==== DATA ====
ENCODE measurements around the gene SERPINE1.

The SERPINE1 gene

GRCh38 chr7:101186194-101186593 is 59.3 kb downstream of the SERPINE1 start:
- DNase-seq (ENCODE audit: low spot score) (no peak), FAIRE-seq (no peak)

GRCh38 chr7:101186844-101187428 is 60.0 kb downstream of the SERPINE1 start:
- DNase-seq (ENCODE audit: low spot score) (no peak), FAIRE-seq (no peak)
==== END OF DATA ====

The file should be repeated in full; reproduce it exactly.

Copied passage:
ENCODE measurements around the gene SERPINE1.

The SERPINE1 gene

GRCh38 chr7:101186194-101186593 is 59.3 kb downstream of the SERPINE1 start:
- DNase-seq (ENCODE audit: low spot score) (no peak), FAIRE-seq (no peak)

GRCh38 chr7:101186844-101187428 is 60.0 kb downstream of the SERPINE1 start:
- DNase-seq (ENCODE audit: low spot score) (no peak), FAIRE-seq (no peak)